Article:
5. Sir Charles Tupper, Conservative, 1896 (b. 2 Jul 1821, Amherst, N.S.; d. 30 Oct 1915, Bexley Heath, Eng.). At age 74, Tupper was the oldest person in Canadian history to enter office as prime minister. This happened a week after the writ was dropped for a new election, as the five-year time limit had run out. Tupper was the fifth Conservative prime minister since the previous election. With the party divided over the Manitoba Schools Question, the Conservatives lost the election of 1896, even though they got a slightly larger share of the popular vote than Laurier's Liberals. Tupper was the shortest-serving prime minister in Canadian history, having lasted only 69 days in the post. Perhaps because of this short duration, or perhaps because he was the only medical doctor ever to have the job, he was also the longest-living prime minister, dying at age 94 as the last of the original Fathers of Confederation.
  6. Arthur Meighen, Conservative, 1920—1921 and 1926 (b. 16 Jun 1874, Anderson, Ont.; d. 5 Aug 1960, Toronto). During Meighen's first 18-month term as prime minister, he attended an Imperial conference (1921) and successfully convinced the British government not to renew the alliance with Japan, which he thought would harm relations with the United States. He also signed trade agreements (1921) with France and the West Indies, and passed the Armistice Day Act (1921), which set the Thanksgiving holiday to be on Armistice Day, the Monday of the week of November 11. (This was changed in 1931.) After losing the 1921 election to the Liberals of Mackenzie King, who continued to lead a minority government after the 1925 election, Meighen was given another chance as prime minister by Governor General Byng after King's government lost the confidence of the House. This was the famous "King-Byng" Affair in which Lord Byng had refused King's request for a new election. But Meighen's new government (1926) lost its own confidence vote within days, forcing an election that the Conservatives lost, ending Meighen's second term as prime minister after only three months.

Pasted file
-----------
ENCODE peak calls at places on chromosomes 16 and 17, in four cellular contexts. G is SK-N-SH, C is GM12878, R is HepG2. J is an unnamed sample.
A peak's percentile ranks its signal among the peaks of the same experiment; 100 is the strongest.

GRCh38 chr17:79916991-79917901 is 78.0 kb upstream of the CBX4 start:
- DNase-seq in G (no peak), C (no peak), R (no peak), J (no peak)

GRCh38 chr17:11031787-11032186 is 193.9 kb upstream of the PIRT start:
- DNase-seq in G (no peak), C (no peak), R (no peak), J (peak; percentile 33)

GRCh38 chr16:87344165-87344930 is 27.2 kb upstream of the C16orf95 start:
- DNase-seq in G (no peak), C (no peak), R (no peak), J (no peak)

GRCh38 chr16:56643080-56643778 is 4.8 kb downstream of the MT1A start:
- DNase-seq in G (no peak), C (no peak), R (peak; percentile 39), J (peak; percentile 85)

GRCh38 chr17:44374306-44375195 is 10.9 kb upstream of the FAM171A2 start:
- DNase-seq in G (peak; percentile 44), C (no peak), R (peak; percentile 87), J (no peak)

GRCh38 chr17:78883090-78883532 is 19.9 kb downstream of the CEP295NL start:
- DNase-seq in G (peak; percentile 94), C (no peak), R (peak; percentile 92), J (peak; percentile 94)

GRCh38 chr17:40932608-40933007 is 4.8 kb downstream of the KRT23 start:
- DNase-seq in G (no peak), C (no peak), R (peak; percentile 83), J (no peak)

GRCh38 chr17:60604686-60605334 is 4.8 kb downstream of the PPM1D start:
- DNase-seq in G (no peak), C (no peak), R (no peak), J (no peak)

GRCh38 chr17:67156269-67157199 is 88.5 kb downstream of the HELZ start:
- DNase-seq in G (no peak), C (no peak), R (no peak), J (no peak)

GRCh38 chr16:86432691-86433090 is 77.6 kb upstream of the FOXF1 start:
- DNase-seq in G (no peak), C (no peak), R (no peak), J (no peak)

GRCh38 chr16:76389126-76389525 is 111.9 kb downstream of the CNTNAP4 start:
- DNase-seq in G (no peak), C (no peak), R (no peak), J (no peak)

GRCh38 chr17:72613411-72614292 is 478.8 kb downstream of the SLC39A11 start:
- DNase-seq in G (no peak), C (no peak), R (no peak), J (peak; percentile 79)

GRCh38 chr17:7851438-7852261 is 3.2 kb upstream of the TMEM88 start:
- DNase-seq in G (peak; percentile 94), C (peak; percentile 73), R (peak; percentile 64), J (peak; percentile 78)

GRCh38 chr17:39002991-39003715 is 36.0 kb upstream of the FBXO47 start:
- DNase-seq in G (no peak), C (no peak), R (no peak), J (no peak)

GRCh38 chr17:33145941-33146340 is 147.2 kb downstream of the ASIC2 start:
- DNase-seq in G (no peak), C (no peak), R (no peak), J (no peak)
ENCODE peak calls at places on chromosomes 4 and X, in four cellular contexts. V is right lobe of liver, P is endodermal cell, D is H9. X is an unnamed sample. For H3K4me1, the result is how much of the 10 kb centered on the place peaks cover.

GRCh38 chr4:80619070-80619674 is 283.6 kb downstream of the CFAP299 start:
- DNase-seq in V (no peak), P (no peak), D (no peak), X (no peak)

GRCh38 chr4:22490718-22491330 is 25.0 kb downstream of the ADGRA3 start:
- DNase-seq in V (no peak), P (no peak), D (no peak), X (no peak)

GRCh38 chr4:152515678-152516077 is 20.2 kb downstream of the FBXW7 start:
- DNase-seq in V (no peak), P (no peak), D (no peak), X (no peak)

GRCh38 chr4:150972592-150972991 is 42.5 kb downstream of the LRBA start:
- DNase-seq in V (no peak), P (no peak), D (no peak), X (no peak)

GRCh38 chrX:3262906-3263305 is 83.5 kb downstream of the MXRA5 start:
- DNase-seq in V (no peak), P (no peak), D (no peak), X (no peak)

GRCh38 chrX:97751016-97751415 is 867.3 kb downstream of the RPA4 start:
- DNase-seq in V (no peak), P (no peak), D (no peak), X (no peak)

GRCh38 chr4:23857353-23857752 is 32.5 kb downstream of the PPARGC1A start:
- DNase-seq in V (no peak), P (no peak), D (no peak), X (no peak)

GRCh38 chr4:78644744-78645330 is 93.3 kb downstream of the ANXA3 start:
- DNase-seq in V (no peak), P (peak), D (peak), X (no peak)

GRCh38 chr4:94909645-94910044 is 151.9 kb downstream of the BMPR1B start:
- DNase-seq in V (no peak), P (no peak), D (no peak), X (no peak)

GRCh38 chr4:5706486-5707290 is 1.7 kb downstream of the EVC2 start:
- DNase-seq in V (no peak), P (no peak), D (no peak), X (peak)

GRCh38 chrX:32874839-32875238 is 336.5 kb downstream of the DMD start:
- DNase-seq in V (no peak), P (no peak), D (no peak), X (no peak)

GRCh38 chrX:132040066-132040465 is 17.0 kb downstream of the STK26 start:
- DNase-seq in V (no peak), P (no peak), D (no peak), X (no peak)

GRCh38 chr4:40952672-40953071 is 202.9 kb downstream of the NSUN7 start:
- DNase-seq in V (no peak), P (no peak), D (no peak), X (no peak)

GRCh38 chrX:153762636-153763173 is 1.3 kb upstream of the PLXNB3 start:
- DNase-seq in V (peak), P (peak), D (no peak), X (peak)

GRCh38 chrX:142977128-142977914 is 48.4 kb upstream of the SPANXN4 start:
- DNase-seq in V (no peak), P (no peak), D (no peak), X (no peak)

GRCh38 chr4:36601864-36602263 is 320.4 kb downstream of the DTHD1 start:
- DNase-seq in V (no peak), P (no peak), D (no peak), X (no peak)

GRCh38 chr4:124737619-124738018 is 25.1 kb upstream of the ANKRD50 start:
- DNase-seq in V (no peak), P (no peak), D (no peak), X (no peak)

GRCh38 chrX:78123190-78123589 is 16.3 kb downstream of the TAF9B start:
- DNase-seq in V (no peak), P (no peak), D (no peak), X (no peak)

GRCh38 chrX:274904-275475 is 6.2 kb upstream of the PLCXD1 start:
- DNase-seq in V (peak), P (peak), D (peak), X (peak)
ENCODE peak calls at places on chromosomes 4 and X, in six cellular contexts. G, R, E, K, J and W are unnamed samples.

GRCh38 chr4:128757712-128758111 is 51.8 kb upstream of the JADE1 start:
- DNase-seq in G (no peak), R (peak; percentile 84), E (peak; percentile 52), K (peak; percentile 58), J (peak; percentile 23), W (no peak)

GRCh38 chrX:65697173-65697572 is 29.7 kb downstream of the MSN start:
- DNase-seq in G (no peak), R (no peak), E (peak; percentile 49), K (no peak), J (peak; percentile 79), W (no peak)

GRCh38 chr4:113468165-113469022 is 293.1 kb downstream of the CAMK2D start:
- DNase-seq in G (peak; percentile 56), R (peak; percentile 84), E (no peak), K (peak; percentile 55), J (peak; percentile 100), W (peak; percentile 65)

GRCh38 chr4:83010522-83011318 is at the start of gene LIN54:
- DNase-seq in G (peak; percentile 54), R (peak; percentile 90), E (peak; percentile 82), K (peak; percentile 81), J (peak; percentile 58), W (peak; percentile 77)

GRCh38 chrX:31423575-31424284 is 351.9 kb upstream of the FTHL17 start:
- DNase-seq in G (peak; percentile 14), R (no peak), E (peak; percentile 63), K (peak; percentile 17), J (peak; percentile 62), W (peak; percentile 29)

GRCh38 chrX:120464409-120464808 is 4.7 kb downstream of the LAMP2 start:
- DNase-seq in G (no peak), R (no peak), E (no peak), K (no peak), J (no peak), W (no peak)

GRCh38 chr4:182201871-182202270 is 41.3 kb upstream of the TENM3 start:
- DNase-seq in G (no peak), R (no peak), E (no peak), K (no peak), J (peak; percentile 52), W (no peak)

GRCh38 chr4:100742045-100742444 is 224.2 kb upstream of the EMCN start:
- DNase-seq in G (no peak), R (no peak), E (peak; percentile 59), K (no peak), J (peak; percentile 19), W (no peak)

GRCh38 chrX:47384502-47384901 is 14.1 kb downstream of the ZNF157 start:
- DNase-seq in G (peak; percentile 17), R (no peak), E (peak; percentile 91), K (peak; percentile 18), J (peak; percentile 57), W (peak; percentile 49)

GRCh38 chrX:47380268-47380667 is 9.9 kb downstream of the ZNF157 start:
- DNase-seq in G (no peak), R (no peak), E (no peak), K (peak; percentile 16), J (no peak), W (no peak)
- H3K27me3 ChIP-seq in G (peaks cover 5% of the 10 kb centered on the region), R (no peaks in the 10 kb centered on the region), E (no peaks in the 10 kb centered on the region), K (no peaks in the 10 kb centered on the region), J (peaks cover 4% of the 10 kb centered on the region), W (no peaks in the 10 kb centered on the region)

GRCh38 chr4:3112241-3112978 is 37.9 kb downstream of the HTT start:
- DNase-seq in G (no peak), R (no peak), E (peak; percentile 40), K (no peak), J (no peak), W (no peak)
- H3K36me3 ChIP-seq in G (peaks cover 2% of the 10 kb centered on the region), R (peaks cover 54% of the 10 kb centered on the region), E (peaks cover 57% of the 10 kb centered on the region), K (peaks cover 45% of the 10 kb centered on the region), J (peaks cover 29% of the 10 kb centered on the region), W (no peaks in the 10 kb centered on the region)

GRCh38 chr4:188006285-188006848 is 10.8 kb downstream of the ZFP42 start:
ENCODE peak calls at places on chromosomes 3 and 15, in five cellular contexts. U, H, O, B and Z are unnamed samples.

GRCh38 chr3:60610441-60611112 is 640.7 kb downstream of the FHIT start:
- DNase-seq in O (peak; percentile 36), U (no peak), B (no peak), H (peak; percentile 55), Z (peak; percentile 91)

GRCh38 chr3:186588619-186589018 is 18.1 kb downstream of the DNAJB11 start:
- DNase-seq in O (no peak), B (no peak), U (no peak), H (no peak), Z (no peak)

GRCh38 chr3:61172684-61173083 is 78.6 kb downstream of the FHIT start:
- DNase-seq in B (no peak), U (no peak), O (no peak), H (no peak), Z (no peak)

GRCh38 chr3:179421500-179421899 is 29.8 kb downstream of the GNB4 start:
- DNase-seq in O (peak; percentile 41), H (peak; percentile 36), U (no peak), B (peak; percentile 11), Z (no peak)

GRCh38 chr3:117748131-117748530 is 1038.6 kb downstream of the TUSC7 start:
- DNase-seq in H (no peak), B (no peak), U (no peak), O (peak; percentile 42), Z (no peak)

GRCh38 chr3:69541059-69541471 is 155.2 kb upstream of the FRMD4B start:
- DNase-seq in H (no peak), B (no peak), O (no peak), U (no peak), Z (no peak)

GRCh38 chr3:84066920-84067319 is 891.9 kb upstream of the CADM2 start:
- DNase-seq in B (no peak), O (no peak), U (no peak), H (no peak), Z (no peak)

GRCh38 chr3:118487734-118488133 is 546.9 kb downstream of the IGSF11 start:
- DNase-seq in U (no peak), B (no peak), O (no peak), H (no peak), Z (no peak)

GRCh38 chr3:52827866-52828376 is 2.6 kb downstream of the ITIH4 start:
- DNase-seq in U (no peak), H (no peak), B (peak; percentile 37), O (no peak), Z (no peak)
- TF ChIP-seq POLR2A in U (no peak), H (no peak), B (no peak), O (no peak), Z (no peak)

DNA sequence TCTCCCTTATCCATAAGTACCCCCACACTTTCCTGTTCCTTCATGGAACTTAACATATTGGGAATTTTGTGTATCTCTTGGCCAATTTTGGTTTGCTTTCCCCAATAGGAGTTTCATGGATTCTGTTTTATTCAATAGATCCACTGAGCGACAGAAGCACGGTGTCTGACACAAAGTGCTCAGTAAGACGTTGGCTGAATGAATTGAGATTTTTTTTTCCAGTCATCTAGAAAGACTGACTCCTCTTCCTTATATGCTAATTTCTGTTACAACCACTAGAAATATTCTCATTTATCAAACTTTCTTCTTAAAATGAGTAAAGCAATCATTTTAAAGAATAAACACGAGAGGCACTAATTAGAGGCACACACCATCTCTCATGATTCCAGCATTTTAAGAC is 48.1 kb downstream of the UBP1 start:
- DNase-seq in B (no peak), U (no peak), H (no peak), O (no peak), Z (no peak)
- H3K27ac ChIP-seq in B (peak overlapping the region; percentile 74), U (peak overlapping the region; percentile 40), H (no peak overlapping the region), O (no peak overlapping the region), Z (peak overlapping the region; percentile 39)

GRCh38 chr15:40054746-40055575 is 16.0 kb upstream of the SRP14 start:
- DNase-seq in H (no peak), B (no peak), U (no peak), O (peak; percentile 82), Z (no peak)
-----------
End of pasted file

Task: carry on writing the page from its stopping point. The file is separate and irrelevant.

7. Richard Bedford Bennett, Conservative, 1930—1935 (b. 3 Jul 1870, Hopewell Hill, N.B.; d. 26 Jun 1947, Mickleham, Surrey, Eng.). Bennett had the misfortune to become prime minister just as the Great Depression was starting. He thought this crisis should be dealt with by introducing preferential tariffs for trade within the British Empire, and he signed 12 such agreements with the other dominions and Great Britain at an Imperial conference in Ottawa (1932). He also passed the Relief Act (1932), which set up work camps for unemployed single men, and established the Bank of Canada (1934) and the Canadian Wheat Board (1935). Many Canadians could no longer afford gasoline for their cars, and so they used horses to pull them and called them "Bennett buggies". Bennett was so out of touch with the common people in their time of need that he brought back the practice (which had ended in 1919) of granting knighthoods and peerages to Canadians. Bennett established the Canadian Radio Broadcasting Commission (1932), the precursor of today's CBC for programming and CRTC for regulation, and it was on a CRBC dominion-wide broadcast (1935) that he made an abrupt change in his approach, proposing a "new deal" of more progressive taxation, federal regulation of businesses and working conditions, health and accident insurance, and other social-democratic measures of the kind introduced in the United States. This was too late for many Canadians, such as the relief-camp workers in British Columbia who were getting paid 20 cents a day and went on strike, going on an On-to-Ottawa Trek (1935) from Vancouver. The RCMP stopped the Trek in Regina on orders from Bennett's government. His Conservatives lost the election that year, and Bennett himself moved to England, never to return to Canada. He became a Viscount, the only Canadian prime minister to join the aristocracy, and sat in the House of Lords. Buried in England, he was the only prime minister who was buried outside Canada.